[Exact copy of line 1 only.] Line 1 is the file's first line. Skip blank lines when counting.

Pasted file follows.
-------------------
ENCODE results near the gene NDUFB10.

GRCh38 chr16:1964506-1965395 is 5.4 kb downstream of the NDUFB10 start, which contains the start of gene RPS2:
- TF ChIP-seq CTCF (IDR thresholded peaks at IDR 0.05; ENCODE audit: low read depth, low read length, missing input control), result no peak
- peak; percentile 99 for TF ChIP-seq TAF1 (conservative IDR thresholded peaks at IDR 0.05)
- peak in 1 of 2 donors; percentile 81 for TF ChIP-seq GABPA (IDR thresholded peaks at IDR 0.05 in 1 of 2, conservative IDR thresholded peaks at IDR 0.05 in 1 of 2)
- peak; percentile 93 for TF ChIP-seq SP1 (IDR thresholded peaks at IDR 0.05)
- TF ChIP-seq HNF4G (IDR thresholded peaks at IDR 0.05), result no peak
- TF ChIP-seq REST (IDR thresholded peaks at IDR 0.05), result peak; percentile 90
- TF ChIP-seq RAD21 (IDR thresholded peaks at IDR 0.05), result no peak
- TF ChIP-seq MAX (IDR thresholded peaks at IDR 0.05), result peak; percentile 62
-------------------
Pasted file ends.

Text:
ENCODE results near the gene NDUFB10.